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Green building piques interest at UBCM

When it comes to green building, the devil is in the details -- right down to who's using the loo.

"Women flush the toilet more, which impacts water use," explained Danyta Welch, policy program director for the Union of B.C. Municipalities.

This seemingly unimportant detail is just one of many in the LEED certification process that Welch and colleagues learned while working on a new green UBCM office in Victoria. LEED, or Leadership in Energy and Environmental Design, is a third-party rating system adopted by the Canada Green Building Council.

Welch shared her experience at green building clinic this morning at the Union of B.C. Municipalities convention.

The clinic was packed, demonstrating that green building priciples are top of mind for many municipalities. But a show of hands showed most don't even know what LEED is. Although high-profile LEED projects like the Vancouver convention centre and the Olympic athletes' village have raised the profile of sustainable building, certification is a long, detailed and onerous process.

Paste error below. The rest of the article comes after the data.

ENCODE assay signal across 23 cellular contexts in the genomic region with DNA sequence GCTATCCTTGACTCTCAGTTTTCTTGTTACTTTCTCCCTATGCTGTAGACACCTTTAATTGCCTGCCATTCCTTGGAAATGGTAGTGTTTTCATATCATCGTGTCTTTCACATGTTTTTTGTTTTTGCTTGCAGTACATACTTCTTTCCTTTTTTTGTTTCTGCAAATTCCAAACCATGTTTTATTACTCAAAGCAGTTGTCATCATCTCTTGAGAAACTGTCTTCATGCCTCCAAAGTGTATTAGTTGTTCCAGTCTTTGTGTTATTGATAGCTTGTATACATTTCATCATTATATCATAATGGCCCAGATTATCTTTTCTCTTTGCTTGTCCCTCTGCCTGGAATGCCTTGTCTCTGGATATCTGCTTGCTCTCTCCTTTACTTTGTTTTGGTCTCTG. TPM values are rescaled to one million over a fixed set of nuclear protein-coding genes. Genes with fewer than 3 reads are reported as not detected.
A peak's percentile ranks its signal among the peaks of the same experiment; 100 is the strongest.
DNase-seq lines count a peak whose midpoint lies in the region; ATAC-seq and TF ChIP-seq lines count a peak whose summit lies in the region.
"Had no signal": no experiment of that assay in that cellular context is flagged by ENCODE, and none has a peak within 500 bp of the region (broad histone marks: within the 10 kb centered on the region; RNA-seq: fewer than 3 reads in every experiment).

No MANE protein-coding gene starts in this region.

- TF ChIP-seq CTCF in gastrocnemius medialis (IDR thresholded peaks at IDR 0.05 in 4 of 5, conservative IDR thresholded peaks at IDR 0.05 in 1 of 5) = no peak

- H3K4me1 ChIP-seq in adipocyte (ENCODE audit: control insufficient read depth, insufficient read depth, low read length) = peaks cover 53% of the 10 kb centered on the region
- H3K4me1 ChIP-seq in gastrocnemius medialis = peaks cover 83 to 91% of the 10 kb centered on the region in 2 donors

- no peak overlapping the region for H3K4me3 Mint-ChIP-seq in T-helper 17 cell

Instead, many municipalities are developing city-wide green building policies that apply to all development, not just major projects.

Victoria councilor John Luton said the Dockside Green project -- a mixed-use development on Victoria's harbourfront -- built momentem on council that has led to the development of city-wide green building guidelines.

"Certainly, this policy we're developing owes it's life to Dockside Green," Luton told The Tyee. But he says there are still challenges, like parking, for example.

Underground parking adds to the cost of each unit in a building, yet a lack of spaces is seen as a liability for developers from a financing perspective, says Luton.

There are other challenges to green building, Welch pointed out. For example, any water than enters a building must be treated first, which complicates the addition of grey-water systems that can be used for flushing toilets or watering the garden.

And green principles don't stop when the building is completed, said Welch. At her building, colleagues had to get used to fruit flies around the compost and sorting recycling. "It's more about staff behaviour in the building than the building envelope itself," said Welch. "And keeping them informed is key."

Regardless of whether municipalities decide to pursue this certification, or just build with sustainable elements in mind, the main message was this: green buildings take more time, resources and co-operation, but the long-term savings from an operational perspective are worth it.

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